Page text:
'Pakistan's environment silent victim of Indian aggression,' says demarche sent to UN

15 Mar 2019


A picture showing damage caused to trees by the Indian strike. —ISPR
A picture showing damage caused to trees by the Indian strike. —ISPR
Part of the forest reserve now lies in ruins. — ISPR
Part of the forest reserve now lies in ruins. — ISPR
Several trees were uprooted by the "payload" that was dropped by Indian aircraft. — ISPR
Several trees were uprooted by the "payload" that was dropped by Indian aircraft. — ISPR

The Ministry of Climate Change, on behalf of the government, on Friday lodged an official complaint with the United Nations Environment Programme (UNEP) against what it described as India's "strike against nature" on Pakistani soil.

A letter, penned by Advisor to the Prime Minister on Climate Change Malik Amin Aslam Khan, apprised the global authority of the facts surrounding the illegal incursion into Pakistan by the Indian Air Force on February 26 and the resultant damage to natural assets.

According to the demarche, the "payload" dropped by Indian military aircraft fell into an area which is a forest reserve enjoying legal protections under Section 20 of The Khyber Pakhtunkhwa Forest Ordinance, 2002.

The advisor noted that the damage caused to such a forest is punishable under Section 26 of the law, which entails imprisonment of up to two years with a minimum of one year imprisonment if the damage exceeds a value of Rs100,000.

The letter also sought to highlight that the impacted forest area was an enclosure in the ongoing Billion Tree Tsunami (BTT) project of the KP government, which has successfully restored 600,000 hectares of forest area thus far.

It went on to state that the BTT project has received global recognition by international environmental bodies, including the International Union for Conservation of Nature (IUCN) — of which the advisor is global vice president —, the World Wide Fund for Nature (WWF) and the World Economic Forum (WEF). Additionally, it reminded the authority that the BTT initiative under the Global "Bonn Challenge" became the first entity to have met its target.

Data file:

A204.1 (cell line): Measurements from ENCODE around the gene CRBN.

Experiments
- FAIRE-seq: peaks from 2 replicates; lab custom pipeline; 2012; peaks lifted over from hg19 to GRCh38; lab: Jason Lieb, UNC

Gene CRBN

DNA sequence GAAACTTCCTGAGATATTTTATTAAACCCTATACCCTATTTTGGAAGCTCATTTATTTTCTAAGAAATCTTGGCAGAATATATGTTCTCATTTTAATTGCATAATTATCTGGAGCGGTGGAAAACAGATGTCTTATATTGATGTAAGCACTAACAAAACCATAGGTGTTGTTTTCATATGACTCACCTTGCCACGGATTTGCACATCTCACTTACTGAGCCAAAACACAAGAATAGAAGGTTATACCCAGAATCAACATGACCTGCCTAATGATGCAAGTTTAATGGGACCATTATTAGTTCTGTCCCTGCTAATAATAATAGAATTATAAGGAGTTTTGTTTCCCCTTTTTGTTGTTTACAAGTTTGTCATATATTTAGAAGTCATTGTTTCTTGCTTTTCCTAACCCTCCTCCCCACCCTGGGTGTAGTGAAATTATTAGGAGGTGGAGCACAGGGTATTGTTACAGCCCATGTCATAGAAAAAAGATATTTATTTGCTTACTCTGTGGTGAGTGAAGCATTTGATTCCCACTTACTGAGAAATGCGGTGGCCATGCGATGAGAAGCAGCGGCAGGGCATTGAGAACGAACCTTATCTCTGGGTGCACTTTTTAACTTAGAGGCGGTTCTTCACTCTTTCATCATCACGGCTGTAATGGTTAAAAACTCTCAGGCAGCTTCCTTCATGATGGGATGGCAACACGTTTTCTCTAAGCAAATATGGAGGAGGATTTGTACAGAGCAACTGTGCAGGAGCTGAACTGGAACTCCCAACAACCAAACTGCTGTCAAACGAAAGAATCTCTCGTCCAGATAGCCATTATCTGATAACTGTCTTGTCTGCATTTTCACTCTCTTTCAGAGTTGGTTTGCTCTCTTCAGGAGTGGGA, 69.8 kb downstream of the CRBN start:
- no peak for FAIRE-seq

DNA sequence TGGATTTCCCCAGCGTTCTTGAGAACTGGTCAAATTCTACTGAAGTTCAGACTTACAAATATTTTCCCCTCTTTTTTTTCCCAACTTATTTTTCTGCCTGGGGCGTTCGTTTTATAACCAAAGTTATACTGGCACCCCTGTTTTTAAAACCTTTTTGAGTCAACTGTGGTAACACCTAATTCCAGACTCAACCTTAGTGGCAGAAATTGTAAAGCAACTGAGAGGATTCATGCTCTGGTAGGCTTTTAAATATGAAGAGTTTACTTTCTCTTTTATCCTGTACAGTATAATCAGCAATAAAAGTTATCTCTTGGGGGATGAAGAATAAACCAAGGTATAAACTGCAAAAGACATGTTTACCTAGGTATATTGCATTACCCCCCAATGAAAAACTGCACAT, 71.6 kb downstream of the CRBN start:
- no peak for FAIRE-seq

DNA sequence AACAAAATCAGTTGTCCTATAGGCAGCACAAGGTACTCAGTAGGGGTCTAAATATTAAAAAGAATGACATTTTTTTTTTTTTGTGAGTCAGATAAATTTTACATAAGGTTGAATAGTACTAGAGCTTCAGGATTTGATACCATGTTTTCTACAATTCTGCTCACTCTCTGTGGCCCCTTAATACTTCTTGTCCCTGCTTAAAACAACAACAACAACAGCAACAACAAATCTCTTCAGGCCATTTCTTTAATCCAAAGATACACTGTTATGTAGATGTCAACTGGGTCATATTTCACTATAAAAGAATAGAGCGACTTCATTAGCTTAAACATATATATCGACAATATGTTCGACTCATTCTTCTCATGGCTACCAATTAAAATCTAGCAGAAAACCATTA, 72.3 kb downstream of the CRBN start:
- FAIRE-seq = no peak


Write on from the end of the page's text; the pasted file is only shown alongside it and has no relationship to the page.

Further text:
The demarche further notified the UN that an expert group was tasked by the Ministry of Climate Change with carrying out an independent "Natural Resource Damage Assessment" of the impacted site. The expert group included technical hands from international organisations, including the IUCN and WWF, which has "brought out losses in carbon sink as well as destruction of valued biodiversity".

It further stressed that the "brazen attack" by India on one of the country's most precious and prized natural assets cannot be considered anything short of "eco-terrorism", which is defined as the "destruction or the threat of destruction of the environment by states, groups, or individuals in order to intimidate or to coerce governments or civilians" by Encyclopedia Britannica.

Take a look: Images show Balakot buildings intact at scene of Indian attack

Besides the above, the demarche has also cited global norms such as the Rome Statute of the International Criminal Court, particularly Article 8 (2)(a)(iv) as well as Article 8 (2) b (ii) and (iv) which, when read together, constitute the perpetration of the act as a serious "war crime".

Furthermore, according to Articles 35(3) and 55(1) of Protocol 1 of the Geneva Convention of August 12, 1949, warfare that may "cause widespread, long term and severe damage to the natural environment" and "attacks against the natural environment during warfare" are clearly prohibited.

"The globally accepted conventions stand openly breached by this Indian incursion," the PM's advisor has argued in the letter to the UN.

"Quite clearly, India chose to surgically target Pakistan's natural assets to reign terror in an area of global natural significance," he further asserted.

The advisor, in the demarche, went on to state that these pristine protected areas were "subjected to an aggression which is against the spirit of valuing nature and for which the entire planet is in unison for protection".

"Pakistan's environment was the silent victim of this insanity and aggression, which questions India's commitments and obligations under various international conventions," the letter firmly stated.

Given the above-mentioned the facts, Pakistan has sought the following actions for redressal, quoted verbatim:

  1. This "strike against nature" be ostracised and condemned across the global community which values nature.
  2. The person who authorised this illegal act, Narendra Modi, be stripped of the "Champion of Earth" title bestowed upon him by UNEP, as his actions clearly contradict his "green" rhetoric.